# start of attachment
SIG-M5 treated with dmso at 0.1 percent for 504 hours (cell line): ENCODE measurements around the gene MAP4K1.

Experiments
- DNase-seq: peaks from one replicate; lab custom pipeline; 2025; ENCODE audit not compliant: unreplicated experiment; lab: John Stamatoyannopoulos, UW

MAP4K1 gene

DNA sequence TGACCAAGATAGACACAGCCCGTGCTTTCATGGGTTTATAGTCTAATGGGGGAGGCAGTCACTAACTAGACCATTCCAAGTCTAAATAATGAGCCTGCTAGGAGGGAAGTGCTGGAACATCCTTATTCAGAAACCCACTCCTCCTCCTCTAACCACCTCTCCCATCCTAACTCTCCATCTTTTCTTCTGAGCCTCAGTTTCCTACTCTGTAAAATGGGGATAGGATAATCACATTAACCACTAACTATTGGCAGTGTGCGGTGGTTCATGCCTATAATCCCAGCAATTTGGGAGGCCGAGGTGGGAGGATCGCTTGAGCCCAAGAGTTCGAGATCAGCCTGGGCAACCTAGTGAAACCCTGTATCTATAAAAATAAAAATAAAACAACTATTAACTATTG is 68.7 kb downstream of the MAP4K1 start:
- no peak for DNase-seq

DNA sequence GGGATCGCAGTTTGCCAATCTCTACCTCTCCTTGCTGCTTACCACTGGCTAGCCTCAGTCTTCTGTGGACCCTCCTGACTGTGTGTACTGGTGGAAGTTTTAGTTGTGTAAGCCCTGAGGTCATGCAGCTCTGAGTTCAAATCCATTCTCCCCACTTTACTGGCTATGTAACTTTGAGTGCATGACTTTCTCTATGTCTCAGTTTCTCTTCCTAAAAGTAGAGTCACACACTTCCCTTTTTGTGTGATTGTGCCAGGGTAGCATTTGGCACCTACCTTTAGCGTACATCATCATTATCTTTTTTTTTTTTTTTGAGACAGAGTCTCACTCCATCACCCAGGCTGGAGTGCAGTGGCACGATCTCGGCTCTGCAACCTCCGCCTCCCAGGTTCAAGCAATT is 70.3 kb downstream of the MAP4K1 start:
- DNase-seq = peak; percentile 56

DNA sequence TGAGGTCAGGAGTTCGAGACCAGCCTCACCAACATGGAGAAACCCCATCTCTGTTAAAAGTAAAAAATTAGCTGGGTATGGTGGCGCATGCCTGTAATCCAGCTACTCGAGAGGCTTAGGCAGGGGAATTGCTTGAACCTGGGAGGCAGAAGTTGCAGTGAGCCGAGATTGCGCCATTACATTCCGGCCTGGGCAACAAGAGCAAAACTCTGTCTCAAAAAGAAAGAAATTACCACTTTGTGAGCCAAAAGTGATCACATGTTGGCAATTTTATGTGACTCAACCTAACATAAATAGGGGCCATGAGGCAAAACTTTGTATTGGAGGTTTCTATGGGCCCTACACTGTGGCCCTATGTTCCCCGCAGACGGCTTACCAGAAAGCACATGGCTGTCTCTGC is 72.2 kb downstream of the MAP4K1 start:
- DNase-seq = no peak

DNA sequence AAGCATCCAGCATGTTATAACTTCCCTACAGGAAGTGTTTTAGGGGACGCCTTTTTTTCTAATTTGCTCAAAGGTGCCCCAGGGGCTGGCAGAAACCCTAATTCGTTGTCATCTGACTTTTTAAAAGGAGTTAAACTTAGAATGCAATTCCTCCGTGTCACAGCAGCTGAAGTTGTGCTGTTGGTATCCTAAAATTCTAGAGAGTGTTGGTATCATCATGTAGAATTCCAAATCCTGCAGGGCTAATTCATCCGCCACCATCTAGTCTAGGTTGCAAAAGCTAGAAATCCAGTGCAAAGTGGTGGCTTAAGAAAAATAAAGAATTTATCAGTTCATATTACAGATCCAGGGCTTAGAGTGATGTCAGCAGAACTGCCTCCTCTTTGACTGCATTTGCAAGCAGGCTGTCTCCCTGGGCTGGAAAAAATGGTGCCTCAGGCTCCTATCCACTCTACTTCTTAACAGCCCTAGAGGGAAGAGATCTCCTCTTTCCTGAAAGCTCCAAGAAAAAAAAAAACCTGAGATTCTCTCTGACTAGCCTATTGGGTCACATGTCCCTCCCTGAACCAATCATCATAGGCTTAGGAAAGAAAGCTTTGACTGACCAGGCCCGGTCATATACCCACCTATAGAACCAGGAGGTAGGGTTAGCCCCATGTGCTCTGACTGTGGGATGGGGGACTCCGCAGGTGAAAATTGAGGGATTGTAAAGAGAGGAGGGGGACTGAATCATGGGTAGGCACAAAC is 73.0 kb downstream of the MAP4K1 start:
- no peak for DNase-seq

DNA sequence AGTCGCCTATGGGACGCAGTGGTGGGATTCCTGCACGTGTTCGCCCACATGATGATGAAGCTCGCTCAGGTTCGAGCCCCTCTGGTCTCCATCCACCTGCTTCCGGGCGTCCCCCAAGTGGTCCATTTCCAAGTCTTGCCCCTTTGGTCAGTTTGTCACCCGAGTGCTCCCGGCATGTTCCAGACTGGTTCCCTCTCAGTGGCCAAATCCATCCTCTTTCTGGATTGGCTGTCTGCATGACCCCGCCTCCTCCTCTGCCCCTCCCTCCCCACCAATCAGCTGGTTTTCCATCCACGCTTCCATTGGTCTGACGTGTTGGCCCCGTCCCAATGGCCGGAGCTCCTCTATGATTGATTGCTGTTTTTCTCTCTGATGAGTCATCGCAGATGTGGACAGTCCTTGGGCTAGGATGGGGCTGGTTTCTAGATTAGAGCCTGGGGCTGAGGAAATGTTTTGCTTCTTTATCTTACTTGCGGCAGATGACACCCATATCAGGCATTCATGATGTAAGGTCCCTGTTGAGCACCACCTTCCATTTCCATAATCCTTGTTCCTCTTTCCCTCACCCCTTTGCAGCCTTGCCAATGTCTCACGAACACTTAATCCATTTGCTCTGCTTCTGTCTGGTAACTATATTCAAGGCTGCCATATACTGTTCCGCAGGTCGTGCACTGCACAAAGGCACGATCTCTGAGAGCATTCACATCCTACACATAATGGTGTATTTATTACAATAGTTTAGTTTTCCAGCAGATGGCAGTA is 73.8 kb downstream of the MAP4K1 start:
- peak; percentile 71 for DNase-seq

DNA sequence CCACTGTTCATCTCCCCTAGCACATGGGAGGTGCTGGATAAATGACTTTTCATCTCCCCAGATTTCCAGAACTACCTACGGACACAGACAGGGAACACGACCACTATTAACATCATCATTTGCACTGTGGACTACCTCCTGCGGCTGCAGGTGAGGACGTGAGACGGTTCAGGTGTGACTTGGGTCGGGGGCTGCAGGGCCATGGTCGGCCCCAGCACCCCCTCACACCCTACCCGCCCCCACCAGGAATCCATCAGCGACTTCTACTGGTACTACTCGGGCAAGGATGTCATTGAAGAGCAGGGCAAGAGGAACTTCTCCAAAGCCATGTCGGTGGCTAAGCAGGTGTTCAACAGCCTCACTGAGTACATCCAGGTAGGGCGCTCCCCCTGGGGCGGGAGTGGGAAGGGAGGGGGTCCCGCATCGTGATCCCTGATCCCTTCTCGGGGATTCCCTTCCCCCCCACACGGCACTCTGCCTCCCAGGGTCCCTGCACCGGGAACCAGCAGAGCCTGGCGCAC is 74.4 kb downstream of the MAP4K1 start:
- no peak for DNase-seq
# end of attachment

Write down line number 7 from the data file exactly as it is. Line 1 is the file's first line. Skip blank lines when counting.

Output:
DNA sequence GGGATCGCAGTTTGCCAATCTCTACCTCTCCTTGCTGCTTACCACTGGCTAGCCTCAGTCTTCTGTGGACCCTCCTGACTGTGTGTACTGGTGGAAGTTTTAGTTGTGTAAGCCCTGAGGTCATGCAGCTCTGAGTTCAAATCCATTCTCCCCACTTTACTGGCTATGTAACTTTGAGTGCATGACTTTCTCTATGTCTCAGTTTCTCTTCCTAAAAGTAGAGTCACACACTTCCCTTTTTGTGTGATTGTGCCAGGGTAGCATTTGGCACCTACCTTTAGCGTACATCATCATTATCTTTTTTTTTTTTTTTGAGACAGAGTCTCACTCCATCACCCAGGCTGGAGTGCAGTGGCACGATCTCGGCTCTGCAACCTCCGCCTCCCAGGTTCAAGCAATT is 70.3 kb downstream of the MAP4K1 start: